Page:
Snowboarding is scary. Speeding down treacherous slopes, with nothing but some snow to cushion your fall, is as terrifying as it is exhilarating. But in Alto's Adventure, a new game for iOS, the experience is supremely laid back — careening down a hill, with the sun setting in the background and great music in your ears, is an incredibly relaxing experience. I've taken to doing a bit of snowboarding every night before I go to bed.
Alto's Adventure is essentially an automatic runner, those one-touch mobile games like Canabalt where your character moves on their own while you control their jumps. In Alto, you tap once to jump, and hold down while in the air to pull off a backflip. It's an intuitive, but flexible system, letting you easily grapple with the ever-changing landscape. (Alto's levels are procedurally generated, so you never know what's coming up next.) The game also has a lot of the features you'd expect from the genre: you can collect coins to buy upgrades, complete skill-testing goals to earn rewards, and compete with your friends' high scores.
"We wanted it to be a beautiful experience."
But what really sets it apart from other similar games is its style. Alto takes place on an achingly beautiful mountain, one filled with crumbling ruins, dark forests, and icy slopes. The weather and time of day change regularly, and you'll find yourself chasing (and being chased) by llamas and village elders. It feels like an art game fused with a fun little time waster; like Sword & Sworcery meets Tiny Wings. "We wanted it to be a beautiful experience," says Ryan Cash, from developer Snowman, "but the gameplay and fun factor matters just as much to us."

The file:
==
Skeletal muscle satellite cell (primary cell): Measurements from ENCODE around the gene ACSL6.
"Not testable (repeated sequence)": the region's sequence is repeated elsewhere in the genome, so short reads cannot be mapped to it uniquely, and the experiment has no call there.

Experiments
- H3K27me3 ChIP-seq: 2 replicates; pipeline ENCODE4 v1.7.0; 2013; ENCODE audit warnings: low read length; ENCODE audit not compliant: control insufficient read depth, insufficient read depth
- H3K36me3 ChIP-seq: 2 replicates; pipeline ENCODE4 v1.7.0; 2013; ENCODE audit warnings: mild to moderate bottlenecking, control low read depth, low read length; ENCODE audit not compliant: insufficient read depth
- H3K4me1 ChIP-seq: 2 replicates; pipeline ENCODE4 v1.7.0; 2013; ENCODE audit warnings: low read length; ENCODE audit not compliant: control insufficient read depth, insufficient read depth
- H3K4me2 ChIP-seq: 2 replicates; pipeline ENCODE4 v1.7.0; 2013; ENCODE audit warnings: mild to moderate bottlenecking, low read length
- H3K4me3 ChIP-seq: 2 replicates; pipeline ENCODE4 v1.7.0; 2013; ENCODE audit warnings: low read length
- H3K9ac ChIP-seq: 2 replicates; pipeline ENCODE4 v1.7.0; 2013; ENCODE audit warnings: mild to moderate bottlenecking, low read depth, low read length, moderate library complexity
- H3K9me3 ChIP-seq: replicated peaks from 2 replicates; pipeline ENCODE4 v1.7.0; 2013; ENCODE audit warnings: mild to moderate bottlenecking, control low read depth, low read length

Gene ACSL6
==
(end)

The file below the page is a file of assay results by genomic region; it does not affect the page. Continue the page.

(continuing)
The two-person studio is actually better known for its productivity software — Snowman has previously made mobile calendar and to-do list apps — and while they've released a few small, free-to-play games, Alto is definitely the team's most ambitious project. In the works since 2012, Alto was built by a small team including Cash, Snowman co-founder Jordan Rosenberg, and artist Harry Nesbitt, a freelancer who eventually joined the studio full-time to finish the game.
While most modern mobile games use the free-to-play model, Alto will be more traditionally priced — $1.99 and with no in-app purchases — so you won't have to worry about seeing ads or buying in-game currency to get that super cool power-up. "We wanted to build a casual endless runner style game that didn’t have any of the usual junk in it," says Cash, adding that "the week that Monument Valley came out was when we knew 100 percent we were sticking with premium." If the game does eventually receive new content, he says it will be along the lines of the "Forgotten Shores" expansion that came to Monument Valley late last year.
Alto is already one of my favorite mobile games, an experience that blends a wonderful atmosphere with the pick-up-and play nature of the best games on the platform. And it's a game that could turn a company known for calendar apps into a great new mobile games studio. "I've never worked on anything so rewarding in my entire life," says Cash. "It feels like the biggest and best thing I've ever been a part of."